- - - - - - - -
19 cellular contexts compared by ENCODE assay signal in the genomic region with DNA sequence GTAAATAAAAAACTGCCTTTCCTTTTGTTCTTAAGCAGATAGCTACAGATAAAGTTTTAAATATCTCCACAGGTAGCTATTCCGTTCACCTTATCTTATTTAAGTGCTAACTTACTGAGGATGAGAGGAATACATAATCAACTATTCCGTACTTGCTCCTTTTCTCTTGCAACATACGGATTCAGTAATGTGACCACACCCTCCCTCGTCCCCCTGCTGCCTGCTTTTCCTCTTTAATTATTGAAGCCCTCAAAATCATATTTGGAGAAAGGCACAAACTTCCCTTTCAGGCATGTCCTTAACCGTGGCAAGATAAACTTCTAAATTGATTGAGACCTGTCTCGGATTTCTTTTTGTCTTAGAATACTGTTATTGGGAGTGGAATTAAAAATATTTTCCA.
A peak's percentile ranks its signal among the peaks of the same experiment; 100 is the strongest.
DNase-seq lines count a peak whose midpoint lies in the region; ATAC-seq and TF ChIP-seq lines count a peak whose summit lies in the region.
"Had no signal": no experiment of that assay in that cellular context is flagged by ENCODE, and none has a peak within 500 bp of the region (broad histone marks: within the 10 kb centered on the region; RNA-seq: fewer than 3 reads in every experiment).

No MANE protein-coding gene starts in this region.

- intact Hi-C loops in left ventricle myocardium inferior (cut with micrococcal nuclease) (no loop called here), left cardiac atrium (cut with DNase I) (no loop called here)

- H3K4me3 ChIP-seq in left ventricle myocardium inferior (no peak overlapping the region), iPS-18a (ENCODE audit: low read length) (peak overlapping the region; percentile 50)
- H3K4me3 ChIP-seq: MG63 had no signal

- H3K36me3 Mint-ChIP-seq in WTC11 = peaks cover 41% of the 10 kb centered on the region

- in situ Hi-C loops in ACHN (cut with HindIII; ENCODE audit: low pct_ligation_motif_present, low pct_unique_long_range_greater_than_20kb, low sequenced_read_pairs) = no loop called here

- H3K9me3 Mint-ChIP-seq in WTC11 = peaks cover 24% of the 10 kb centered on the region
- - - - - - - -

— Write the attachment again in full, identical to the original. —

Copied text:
19 cellular contexts compared by ENCODE assay signal in the genomic region with DNA sequence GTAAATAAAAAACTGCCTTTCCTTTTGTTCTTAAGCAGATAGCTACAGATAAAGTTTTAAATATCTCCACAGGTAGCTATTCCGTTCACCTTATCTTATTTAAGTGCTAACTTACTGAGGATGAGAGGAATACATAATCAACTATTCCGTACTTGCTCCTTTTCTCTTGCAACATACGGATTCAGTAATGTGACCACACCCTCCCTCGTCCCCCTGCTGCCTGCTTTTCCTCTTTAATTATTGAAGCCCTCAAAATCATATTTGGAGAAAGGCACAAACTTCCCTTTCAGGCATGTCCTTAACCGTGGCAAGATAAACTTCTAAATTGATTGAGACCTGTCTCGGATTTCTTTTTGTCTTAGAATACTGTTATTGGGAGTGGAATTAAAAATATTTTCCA.
A peak's percentile ranks its signal among the peaks of the same experiment; 100 is the strongest.
DNase-seq lines count a peak whose midpoint lies in the region; ATAC-seq and TF ChIP-seq lines count a peak whose summit lies in the region.
"Had no signal": no experiment of that assay in that cellular context is flagged by ENCODE, and none has a peak within 500 bp of the region (broad histone marks: within the 10 kb centered on the region; RNA-seq: fewer than 3 reads in every experiment).

No MANE protein-coding gene starts in this region.

- intact Hi-C loops in left ventricle myocardium inferior (cut with micrococcal nuclease) (no loop called here), left cardiac atrium (cut with DNase I) (no loop called here)

- H3K4me3 ChIP-seq in left ventricle myocardium inferior (no peak overlapping the region), iPS-18a (ENCODE audit: low read length) (peak overlapping the region; percentile 50)
- H3K4me3 ChIP-seq: MG63 had no signal

- H3K36me3 Mint-ChIP-seq in WTC11 = peaks cover 41% of the 10 kb centered on the region

- in situ Hi-C loops in ACHN (cut with HindIII; ENCODE audit: low pct_ligation_motif_present, low pct_unique_long_range_greater_than_20kb, low sequenced_read_pairs) = no loop called here

- H3K9me3 Mint-ChIP-seq in WTC11 = peaks cover 24% of the 10 kb centered on the region